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English and its many avatars

English — the native language of England — has come to stay as the link language of our country. English medium schools are at a premium compared to their vernacular counterparts. Despite the fact that knowledge of this language has little to do with the speaker's intelligence or capabilities, speaking fluent English helps one in creating a good first impression in the English-speaking parts of the world.

If it is to be supposed that spoken English in its most impeccable form is the one spoken by the British monarch, then the version of the average speaker is a distortion of ‘Queen's English.' Although English is the language of several other countries including the U.S., Canada and Australia, it is spoken with a different accent characterising the dweller of each country. In fact, spoken English in the U.K. itself varies from region to region. Each is a far cry from Queen's English!

The Scotsman (or woman) can be recognised from their hard ‘r's and flat ‘a's. The Irish have their peculiar brogue. The Welsh (native of Wales) have a sing-song way of speaking the language and are often likened to us Indians, by the rest of the British folk.

Coming to India, suffice it to say that if the Hollywood classic, My Fair Lady were to be remade in our scenario, with Prof. Higgins trying to teach an Indian Eliza Doolittle the proper way of speaking English, it would have been a much longer movie. Furthermore, for each State, we would have had different scenes for the coaching lessons imparted by the doyen of the language.

Malayalis would be taught not to say ‘seiro' for ‘zero,' and ‘zimbly' for ‘simply.' They also have a penchant for substituting the sound ‘aw' for ‘o' and vice-versa. For instance, a popular Malayalam film star expresses the negative with a loud “gnaw” (for “No”). The Malayali also goes to the bank to get a housing “lawn” and mows his “loan.” The Malayalam letter ‘zh,' found in the Malayalam words ‘pazham'(banana) and ‘mazha'(rain), are unique to the language. Malayalis often tend to exhibit their pride in this fact by liberally substituting it for ‘r' in English words such as —‘nezhs' (for ‘nurse'), ‘couzhs' (‘course') and finally: the quintessential Malayali toast before a round of aperitifs —‘chiyeazhs' (cheers).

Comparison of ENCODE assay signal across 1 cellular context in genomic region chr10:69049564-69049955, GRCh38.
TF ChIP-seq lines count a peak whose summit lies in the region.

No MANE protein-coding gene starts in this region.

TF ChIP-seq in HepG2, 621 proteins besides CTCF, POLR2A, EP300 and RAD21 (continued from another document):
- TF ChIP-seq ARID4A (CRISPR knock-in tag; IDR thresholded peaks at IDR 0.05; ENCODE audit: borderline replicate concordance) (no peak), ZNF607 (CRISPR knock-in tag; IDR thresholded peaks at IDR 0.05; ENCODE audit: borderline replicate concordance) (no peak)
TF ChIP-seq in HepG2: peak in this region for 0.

Travelling to the northeast, to the land of the Bengalis who are said to resemble Malayalis in physical appearance, fondness for fish and rice and political affiliations. They substitute an ‘o' for ‘a' and are not vhery o-polegetic o-bout the same.

Their neighbours in the west, comprising the Hindi belt of U.P.-Bihar, put a ‘j' for ‘z' (and vice-versa) and an ‘is' before words starting with ‘s'. So a Hindi-bhai must have done dojens of prozects in his is-School.

Coming to the land of the five rivers – Punjab! The ebullient Punjabi considers it improper to pronounce the ‘sh' sound when it occurs in the middle of certain words like ‘pressure' and ‘treasure,' and substitutes it with the more decent sounding ‘ya.' Hence when he tells you that his player (pleasure) knows no mayor (measure), you must deduce what he actually means to convey. Punjabis also have the tendency to deduct syllables from certain places in a word. So when he is giving ‘sport' to his old parents, he means “support.” This deduction is compensated for with the addition of an extra syllable where it is actually not required. Therefore cricket is a very popular “support” (sport) in Punjab. In Tamil Nadu, “Yem Wo Yet Yenether Wo Yen” just spells moon.

With a rich variety of accents existing worldwide for the native tongue of the tiny island named England, we may safely conclude that: Provided that only a minority of the global population speaks English the way it is supposed to be spoken, and the vast majority — yours truly included — speaks it with a sprinkling of the regional flavour, accent matters little more than being a subject for a few jocular articles — such as this one or comedy/entertainment shows in the media. It is the content of your speech and effectiveness of your communication that count any day.

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Printable version | Sep 23, 2020 12:13:59 AM |

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